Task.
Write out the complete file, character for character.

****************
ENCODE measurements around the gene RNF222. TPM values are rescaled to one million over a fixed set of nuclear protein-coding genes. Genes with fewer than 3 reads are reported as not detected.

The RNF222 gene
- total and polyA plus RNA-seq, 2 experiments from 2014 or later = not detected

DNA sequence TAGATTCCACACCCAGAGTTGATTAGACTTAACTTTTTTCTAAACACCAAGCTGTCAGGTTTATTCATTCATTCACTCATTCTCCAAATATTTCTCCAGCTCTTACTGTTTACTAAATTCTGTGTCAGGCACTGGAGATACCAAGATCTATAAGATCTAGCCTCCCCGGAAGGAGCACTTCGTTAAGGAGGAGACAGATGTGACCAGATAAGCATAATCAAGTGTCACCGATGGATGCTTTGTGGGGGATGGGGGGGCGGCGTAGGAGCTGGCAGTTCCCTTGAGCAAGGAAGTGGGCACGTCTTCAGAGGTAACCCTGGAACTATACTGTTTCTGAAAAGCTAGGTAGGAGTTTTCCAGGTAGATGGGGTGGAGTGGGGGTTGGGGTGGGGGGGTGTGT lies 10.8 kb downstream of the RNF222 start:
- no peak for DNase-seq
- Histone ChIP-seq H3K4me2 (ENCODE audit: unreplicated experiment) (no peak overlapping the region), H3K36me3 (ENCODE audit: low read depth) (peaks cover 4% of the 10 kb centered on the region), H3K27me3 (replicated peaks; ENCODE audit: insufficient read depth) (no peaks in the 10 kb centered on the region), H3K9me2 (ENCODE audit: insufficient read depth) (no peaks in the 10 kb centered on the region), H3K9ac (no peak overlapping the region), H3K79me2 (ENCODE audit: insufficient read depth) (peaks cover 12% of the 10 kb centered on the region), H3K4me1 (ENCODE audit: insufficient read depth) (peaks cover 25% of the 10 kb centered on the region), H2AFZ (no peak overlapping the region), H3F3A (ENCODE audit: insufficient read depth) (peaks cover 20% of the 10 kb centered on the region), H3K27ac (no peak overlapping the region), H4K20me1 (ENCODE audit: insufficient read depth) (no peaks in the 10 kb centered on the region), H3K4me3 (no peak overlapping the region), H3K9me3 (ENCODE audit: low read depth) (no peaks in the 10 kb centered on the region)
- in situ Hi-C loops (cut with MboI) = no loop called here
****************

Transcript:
ENCODE measurements around the gene RNF222. TPM values are rescaled to one million over a fixed set of nuclear protein-coding genes. Genes with fewer than 3 reads are reported as not detected.

The RNF222 gene
- total and polyA plus RNA-seq, 2 experiments from 2014 or later = not detected

DNA sequence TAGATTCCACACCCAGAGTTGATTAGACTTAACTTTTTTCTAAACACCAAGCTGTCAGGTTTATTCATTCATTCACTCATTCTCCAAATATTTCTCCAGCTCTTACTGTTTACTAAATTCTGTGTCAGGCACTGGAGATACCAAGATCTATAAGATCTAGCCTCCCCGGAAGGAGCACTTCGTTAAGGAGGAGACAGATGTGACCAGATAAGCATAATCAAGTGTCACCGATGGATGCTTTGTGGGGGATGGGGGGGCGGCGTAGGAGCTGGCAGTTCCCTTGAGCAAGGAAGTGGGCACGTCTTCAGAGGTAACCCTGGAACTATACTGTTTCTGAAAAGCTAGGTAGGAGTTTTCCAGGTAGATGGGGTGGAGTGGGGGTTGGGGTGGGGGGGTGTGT lies 10.8 kb downstream of the RNF222 start:
- no peak for DNase-seq
- Histone ChIP-seq H3K4me2 (ENCODE audit: unreplicated experiment) (no peak overlapping the region), H3K36me3 (ENCODE audit: low read depth) (peaks cover 4% of the 10 kb centered on the region), H3K27me3 (replicated peaks; ENCODE audit: insufficient read depth) (no peaks in the 10 kb centered on the region), H3K9me2 (ENCODE audit: insufficient read depth) (no peaks in the 10 kb centered on the region), H3K9ac (no peak overlapping the region), H3K79me2 (ENCODE audit: insufficient read depth) (peaks cover 12% of the 10 kb centered on the region), H3K4me1 (ENCODE audit: insufficient read depth) (peaks cover 25% of the 10 kb centered on the region), H2AFZ (no peak overlapping the region), H3F3A (ENCODE audit: insufficient read depth) (peaks cover 20% of the 10 kb centered on the region), H3K27ac (no peak overlapping the region), H4K20me1 (ENCODE audit: insufficient read depth) (no peaks in the 10 kb centered on the region), H3K4me3 (no peak overlapping the region), H3K9me3 (ENCODE audit: low read depth) (no peaks in the 10 kb centered on the region)
- in situ Hi-C loops (cut with MboI) = no loop called here